Inquiring into Diversity: The Case of Berlin Police Inspector Bobkowski
Theriault, Barbara, German Politics and Society
How does one deal with diversity in an organization known to be hostile to it? Drawing on a Weberian perspective I present in this article one case occurring in actual historical practice: that of Inspector Bobkowski, a teacher, chief of the political education unit at the Berlin police academy and training center, and a hobby historian. With an eye to the case at hand as well as other efforts to deal with difference under the Weimar Republic encountered during my fieldwork, I attempt to uncover the motives underlying the action of officers who contributed to the promotion of diversity within the police force in Germany. Inquiring into their motives enables me to construct an ideal type of a "carrier of diversity," which, I argue, shares affinities with a liberal agenda of civic equality.
diversity; police; Berlin; political education; Max Weber
The aim of the project underlying this article was primarily a pragmatic one: I wanted to infiltrate the police and investigate the ways diversity is dealt with in the civil service in contemporary Germany, a country often described as hostile to difference. (2) Though it is not the case that diversity is not discussed within the police, I was, upon posing such questions, inevitably directed towards management. In its current usage in the police in Germany, diversity is an imported concept used, incidentally, in English or in new German as Diversitat, but not in its literal translation as Vielfalt, and generally associated with efforts on the management level to make greater use of personal competences. Being a sociologist, I wished to transcend the management-inflected meaning of diversity--qua efficiency or, alternatively, the accommodation of religious and cultural practices in public services and the fight against discrimination--and use the concept in what I consider a more sociologically grounded or Weberian sense.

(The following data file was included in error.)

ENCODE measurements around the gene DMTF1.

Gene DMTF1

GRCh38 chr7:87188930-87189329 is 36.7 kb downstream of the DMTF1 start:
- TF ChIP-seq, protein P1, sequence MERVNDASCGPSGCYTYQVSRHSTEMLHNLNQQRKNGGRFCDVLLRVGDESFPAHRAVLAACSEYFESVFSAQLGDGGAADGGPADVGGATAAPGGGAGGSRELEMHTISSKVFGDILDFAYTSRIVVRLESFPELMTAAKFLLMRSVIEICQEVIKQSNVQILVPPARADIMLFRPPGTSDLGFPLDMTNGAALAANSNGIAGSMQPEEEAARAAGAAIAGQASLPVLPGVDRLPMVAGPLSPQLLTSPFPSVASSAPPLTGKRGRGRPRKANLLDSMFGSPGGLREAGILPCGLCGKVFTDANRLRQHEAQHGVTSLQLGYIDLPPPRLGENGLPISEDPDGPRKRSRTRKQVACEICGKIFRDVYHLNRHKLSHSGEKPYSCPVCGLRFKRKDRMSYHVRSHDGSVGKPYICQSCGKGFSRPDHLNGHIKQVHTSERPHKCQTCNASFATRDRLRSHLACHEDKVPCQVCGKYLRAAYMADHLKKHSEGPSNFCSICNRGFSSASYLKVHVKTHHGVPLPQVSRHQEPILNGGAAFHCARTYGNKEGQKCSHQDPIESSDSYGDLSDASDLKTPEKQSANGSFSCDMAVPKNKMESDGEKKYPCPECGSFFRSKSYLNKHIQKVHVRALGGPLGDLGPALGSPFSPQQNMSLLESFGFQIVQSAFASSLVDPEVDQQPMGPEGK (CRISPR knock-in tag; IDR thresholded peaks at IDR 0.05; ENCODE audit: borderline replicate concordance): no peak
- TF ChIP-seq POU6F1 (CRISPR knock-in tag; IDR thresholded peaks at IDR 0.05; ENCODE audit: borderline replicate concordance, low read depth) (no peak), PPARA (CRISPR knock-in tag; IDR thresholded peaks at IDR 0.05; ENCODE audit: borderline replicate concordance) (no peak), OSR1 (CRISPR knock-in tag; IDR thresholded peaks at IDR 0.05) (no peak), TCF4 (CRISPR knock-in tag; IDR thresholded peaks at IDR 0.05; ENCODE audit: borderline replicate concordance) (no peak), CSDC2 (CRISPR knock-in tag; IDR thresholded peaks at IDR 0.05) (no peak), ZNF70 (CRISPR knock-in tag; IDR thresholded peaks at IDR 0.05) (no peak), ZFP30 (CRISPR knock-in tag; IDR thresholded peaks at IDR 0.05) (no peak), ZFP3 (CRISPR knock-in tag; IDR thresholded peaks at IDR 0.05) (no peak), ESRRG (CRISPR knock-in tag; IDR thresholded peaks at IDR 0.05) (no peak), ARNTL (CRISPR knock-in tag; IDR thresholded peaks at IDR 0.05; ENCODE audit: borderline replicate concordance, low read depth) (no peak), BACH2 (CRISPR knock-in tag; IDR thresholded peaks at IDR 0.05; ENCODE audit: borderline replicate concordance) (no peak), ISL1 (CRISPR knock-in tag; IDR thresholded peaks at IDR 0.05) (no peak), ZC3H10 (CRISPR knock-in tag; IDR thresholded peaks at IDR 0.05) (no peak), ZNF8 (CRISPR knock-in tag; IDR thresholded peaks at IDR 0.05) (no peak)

Weberian sociology stresses first and foremost motivational understanding. Not unlike a police investigation, the sociologist's work lies in discovering and reconstructing the motives of action (Motivzusammenhang). (3) I started by investigating the motives of those who might contribute through their work to bringing about change within the police forces. This first led me to those in charge of initiatives to recruit and deal with police officers from post-migration backgrounds, (4) an area which has attracted scholarly attention. (5) I then explored other areas where the problem of diversity was being addressed: seminars for police officials, trade union initiatives, and the police chaplaincy. I found that although these initiatives sometimes explicitly referred to "diversity," they have as yet failed to reach their stated goal. Because it promised to be an important channel, I turned next to political education (politische Bildung) and its teachers. The subject is a unique form of "non partisan propaganda," (6) the intellectual groundwork of which was laid in Germany in the context of the discussion on the role of intellectuals in the interwar period. This political science was institutionalized after the Nazi era, and in the shadow of the Holocaust, as a means to inculcate in the broad population the embrace of democracy and to promote liberal attitudes (demokratische Gesinnung) and institutions in the newly founded Federal Republic. (7)
However central to this project the study of motives and their origins may be, they should not lead us to ignore a second aspect Max Weber draws our attention to, the consequences of action. In fact, diversity will be here understood as the consequence of the actions of police officers, that is, the pragmatic recognition of difference within the police organization--regardless of their motives and intentions. Overlapping at times with management efforts, this recognition necessarily takes many forms and meanings over time and in individual cases, now favoring more difference, now more assimilation. Next to motives and consequences of action, I wanted also to touch upon a third and related aspect of Weberian sociology: the dilemmas that might result in actual practice from the clash between the individuals' intentions and the consequences, anticipated or not, of their action--what Weber refers to as destiny. This relationship between intentions and their consequences always takes us back to the existential or individual dimension of typological sociology.